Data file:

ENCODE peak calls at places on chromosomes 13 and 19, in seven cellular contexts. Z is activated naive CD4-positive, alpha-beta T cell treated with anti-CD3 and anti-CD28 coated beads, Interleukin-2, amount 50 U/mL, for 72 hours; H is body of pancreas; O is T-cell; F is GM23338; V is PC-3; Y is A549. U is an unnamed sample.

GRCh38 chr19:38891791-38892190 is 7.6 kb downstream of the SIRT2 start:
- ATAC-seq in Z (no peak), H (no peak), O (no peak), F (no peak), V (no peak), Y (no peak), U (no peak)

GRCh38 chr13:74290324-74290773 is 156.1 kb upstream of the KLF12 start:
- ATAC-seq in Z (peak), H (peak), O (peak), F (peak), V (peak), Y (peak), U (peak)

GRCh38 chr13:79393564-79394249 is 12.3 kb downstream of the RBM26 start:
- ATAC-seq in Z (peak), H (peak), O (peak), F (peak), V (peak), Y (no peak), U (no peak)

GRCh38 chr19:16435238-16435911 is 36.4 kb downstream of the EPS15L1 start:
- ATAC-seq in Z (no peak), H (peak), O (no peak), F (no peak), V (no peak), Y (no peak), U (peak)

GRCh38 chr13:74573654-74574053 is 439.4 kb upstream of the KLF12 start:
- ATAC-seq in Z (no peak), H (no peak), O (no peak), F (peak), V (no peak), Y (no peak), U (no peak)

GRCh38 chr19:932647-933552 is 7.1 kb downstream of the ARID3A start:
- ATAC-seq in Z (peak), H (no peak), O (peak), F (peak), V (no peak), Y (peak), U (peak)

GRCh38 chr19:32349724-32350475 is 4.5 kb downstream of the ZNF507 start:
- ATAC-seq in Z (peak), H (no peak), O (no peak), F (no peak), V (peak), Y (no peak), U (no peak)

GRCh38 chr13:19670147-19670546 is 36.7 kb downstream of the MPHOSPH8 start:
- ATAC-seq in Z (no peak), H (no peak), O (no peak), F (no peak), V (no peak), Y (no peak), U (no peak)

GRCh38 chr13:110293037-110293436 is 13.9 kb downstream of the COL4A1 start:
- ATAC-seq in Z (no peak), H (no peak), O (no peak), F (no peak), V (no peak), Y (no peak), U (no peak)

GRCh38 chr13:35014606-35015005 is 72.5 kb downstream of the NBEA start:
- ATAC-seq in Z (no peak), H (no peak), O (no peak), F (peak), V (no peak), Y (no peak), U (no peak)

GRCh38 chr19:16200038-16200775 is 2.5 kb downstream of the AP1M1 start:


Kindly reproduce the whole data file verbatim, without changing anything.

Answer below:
ENCODE peak calls at places on chromosomes 13 and 19, in seven cellular contexts. Z is activated naive CD4-positive, alpha-beta T cell treated with anti-CD3 and anti-CD28 coated beads, Interleukin-2, amount 50 U/mL, for 72 hours; H is body of pancreas; O is T-cell; F is GM23338; V is PC-3; Y is A549. U is an unnamed sample.

GRCh38 chr19:38891791-38892190 is 7.6 kb downstream of the SIRT2 start:
- ATAC-seq in Z (no peak), H (no peak), O (no peak), F (no peak), V (no peak), Y (no peak), U (no peak)

GRCh38 chr13:74290324-74290773 is 156.1 kb upstream of the KLF12 start:
- ATAC-seq in Z (peak), H (peak), O (peak), F (peak), V (peak), Y (peak), U (peak)

GRCh38 chr13:79393564-79394249 is 12.3 kb downstream of the RBM26 start:
- ATAC-seq in Z (peak), H (peak), O (peak), F (peak), V (peak), Y (no peak), U (no peak)

GRCh38 chr19:16435238-16435911 is 36.4 kb downstream of the EPS15L1 start:
- ATAC-seq in Z (no peak), H (peak), O (no peak), F (no peak), V (no peak), Y (no peak), U (peak)

GRCh38 chr13:74573654-74574053 is 439.4 kb upstream of the KLF12 start:
- ATAC-seq in Z (no peak), H (no peak), O (no peak), F (peak), V (no peak), Y (no peak), U (no peak)

GRCh38 chr19:932647-933552 is 7.1 kb downstream of the ARID3A start:
- ATAC-seq in Z (peak), H (no peak), O (peak), F (peak), V (no peak), Y (peak), U (peak)

GRCh38 chr19:32349724-32350475 is 4.5 kb downstream of the ZNF507 start:
- ATAC-seq in Z (peak), H (no peak), O (no peak), F (no peak), V (peak), Y (no peak), U (no peak)

GRCh38 chr13:19670147-19670546 is 36.7 kb downstream of the MPHOSPH8 start:
- ATAC-seq in Z (no peak), H (no peak), O (no peak), F (no peak), V (no peak), Y (no peak), U (no peak)

GRCh38 chr13:110293037-110293436 is 13.9 kb downstream of the COL4A1 start:
- ATAC-seq in Z (no peak), H (no peak), O (no peak), F (no peak), V (no peak), Y (no peak), U (no peak)

GRCh38 chr13:35014606-35015005 is 72.5 kb downstream of the NBEA start:
- ATAC-seq in Z (no peak), H (no peak), O (no peak), F (peak), V (no peak), Y (no peak), U (no peak)

GRCh38 chr19:16200038-16200775 is 2.5 kb downstream of the AP1M1 start: